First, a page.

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Improving Communication with a Loved One Who Has Untreated Hearing Loss

Nov 29, 2021 | Blog

According to the National Institute on Deafness and Other Communication Disorders, approximately 15% of American adults, or 37.5 million Americans aged 18 and over, have reported some trouble hearing. Loss of hearing is more common than it seems, and dealing with it can be frustrating for both family and the person with hearing loss.

The difficulties brought about by hearing loss can affect mental and emotional well-being, and ultimately lead to a diminished quality of life. This is why it is important to know how to treat the ones you love the right way. Here are five tips on how to communicate effectively when speaking to someone with hearing loss.

1. Be patient

Always be patient when you are talking to someone with hearing loss. You may find yourself getting annoyed that you have to repeat yourself, rushing the conversation, and might even try to finish their sentences for them.

Stop yourself and remember that you care for this person. It will take extra time and extra effort to exchange messages with each other. You must be considerate, empathetic, kind, calm and understanding. When you do this, it communicates to your loved one that they are not alone and that you understand their needs and limitations.

2. Put effort into getting their attention

Respectfully call their name, wait for them to look at you, establish eye contact and make sure they know that you want to say something to them. If they don’t respond when you call them, step into their line of sight, politely wave your hands at them, or carefully tap them on their shoulder to get their attention. Don’t get annoyed when they don’t notice you on your first few attempts.

3. Follow expert advice

The responsibility of caring for someone with a hearing impairment does not solely fall on the person with hearing loss. It is also the responsibility of close family and friends to find proper care for them. This is why it is important to seek guidance from experts and professionals who are trained in the field.

Consulting with an expert in healthcare management and wellness can help you put together an effective communication and treatment plan. It can also expose you to other tools and strategies that make communication easier. Trained professionals can provide hearing tests, interpret the data and give recommendations for hearing aids, if needed.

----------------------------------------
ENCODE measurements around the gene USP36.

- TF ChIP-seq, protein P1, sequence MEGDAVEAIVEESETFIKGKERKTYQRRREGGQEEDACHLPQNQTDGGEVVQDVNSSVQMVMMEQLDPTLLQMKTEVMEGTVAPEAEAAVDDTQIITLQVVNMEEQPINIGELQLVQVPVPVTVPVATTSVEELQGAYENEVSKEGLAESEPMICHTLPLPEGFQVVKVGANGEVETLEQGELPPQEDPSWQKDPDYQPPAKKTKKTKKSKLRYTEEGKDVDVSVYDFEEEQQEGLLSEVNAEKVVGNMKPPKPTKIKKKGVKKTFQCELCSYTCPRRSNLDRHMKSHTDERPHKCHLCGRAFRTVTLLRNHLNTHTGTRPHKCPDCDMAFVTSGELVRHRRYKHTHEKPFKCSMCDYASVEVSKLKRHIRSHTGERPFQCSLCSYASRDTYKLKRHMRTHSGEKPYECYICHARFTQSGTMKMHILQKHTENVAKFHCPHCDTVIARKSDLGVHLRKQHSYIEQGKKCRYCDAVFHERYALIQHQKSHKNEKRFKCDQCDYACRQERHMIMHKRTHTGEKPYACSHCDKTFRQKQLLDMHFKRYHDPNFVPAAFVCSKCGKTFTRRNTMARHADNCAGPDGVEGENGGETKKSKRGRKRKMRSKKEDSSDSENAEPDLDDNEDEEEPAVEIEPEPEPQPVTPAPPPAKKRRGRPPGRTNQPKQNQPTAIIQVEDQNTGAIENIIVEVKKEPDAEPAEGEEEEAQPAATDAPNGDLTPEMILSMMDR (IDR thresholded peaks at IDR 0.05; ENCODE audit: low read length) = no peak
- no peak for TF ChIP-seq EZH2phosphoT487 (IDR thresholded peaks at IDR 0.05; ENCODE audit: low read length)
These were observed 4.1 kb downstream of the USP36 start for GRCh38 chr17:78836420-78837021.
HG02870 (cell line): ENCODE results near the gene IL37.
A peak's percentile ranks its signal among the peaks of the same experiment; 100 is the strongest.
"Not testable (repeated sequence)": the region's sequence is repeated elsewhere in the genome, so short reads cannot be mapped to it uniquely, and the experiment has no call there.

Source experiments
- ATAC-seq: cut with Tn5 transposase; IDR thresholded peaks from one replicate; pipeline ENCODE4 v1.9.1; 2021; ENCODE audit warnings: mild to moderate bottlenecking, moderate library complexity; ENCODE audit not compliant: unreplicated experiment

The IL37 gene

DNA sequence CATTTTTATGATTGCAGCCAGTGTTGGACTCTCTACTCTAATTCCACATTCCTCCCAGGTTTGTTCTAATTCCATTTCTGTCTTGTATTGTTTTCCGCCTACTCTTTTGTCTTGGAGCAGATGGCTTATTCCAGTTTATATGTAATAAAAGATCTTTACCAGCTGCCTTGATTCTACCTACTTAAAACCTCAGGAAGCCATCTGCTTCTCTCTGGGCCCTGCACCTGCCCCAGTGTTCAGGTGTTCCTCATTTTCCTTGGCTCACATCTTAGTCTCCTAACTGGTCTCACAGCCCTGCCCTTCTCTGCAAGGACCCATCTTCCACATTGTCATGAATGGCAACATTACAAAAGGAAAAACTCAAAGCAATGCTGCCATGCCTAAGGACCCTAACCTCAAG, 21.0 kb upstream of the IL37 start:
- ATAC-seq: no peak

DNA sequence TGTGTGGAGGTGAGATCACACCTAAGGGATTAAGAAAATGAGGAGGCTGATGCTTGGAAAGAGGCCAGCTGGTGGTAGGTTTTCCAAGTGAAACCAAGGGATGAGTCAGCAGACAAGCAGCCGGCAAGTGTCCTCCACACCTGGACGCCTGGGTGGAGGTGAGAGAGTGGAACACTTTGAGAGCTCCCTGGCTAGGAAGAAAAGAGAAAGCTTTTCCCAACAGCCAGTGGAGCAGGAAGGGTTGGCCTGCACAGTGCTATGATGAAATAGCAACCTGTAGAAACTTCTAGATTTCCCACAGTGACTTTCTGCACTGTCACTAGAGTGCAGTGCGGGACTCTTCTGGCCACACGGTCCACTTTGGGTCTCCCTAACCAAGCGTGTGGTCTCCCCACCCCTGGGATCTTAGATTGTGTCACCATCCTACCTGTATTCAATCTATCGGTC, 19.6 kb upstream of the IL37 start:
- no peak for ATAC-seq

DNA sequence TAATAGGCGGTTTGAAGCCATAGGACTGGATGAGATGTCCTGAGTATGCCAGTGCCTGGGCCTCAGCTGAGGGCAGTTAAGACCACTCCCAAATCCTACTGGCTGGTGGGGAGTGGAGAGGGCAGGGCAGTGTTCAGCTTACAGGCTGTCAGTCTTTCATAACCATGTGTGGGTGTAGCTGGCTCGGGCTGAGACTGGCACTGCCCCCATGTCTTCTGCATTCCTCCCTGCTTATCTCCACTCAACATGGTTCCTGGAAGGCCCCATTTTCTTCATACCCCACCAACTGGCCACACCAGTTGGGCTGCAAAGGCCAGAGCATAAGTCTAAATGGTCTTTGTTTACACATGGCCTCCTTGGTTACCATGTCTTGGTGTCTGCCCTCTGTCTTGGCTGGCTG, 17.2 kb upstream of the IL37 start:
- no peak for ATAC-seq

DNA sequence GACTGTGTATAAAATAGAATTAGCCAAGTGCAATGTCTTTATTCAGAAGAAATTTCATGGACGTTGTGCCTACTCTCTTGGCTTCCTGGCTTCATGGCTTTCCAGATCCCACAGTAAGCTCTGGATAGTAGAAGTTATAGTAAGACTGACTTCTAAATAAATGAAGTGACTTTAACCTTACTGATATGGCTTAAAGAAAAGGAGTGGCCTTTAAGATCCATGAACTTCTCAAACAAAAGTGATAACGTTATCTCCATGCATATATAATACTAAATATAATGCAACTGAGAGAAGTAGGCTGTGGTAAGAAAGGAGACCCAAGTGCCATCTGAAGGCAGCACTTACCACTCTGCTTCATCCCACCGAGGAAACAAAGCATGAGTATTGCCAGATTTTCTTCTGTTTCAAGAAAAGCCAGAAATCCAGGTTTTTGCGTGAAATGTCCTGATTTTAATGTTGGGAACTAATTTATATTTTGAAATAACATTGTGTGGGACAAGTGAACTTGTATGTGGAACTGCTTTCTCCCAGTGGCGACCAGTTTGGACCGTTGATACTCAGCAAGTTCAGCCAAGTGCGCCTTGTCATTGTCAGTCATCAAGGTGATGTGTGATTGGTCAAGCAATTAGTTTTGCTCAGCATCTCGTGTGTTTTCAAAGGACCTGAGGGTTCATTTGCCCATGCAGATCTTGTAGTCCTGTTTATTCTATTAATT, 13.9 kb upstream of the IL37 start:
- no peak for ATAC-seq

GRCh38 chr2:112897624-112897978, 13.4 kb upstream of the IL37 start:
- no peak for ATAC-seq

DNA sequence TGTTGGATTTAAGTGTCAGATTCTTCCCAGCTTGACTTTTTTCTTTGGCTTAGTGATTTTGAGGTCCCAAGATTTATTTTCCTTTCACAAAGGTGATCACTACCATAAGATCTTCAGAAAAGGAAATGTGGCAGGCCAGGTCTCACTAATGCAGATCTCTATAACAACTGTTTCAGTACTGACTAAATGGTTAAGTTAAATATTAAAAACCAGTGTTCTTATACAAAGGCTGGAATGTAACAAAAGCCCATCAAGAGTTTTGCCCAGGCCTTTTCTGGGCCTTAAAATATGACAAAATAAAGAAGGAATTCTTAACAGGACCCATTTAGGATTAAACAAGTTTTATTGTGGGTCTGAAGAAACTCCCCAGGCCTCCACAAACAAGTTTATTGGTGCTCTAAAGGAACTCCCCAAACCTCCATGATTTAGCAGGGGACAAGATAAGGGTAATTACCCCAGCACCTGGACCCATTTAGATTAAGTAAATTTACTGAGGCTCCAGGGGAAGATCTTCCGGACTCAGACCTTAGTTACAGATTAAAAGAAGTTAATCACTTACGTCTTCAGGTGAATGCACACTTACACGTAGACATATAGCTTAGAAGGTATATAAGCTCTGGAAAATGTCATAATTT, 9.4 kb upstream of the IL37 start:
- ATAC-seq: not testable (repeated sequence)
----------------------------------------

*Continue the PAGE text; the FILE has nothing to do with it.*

4. Reduce background noise

Background noise can be a major a cause of miscommunication. Reduce, or even eliminate, background noise when communicating with people with hearing impairments so as to help them focus on your words and lessen the strain on them. Examples of background noise include television, music, other people talking, and open windows that expose you to the ambient noise of the streets.

5. Visual cues matter

Visual cues are a form of sign language that are inherent to the way human beings communicate. When you speak, make sure you face them directly so that they can see your face while you are talking.

As you speak, they can watch your mouth and attempt to make out what you are saying by the way your mouth moves. Also, you can exaggerate (within reason) facial expressions, and speak through your body language so they know how you feel and can interpret more accurately what you are trying to communicate to them.

Link your hearts and minds

Dealing with any form disability is never easy, especially disabilities that affect the way we communicate with the world. If your loved one has untreated hearing loss, it’s still possible for you to show your love and support being considerate of their needs.

Patience, empathy, and understanding are the keys to bridging communication gaps. It’s important to find ways to adjust the way we communicate with our loved ones, so our messages don’t get lost between our mouths and their ears.

Specially written for Oklahoma Hearing Center

By: Raylin Johnica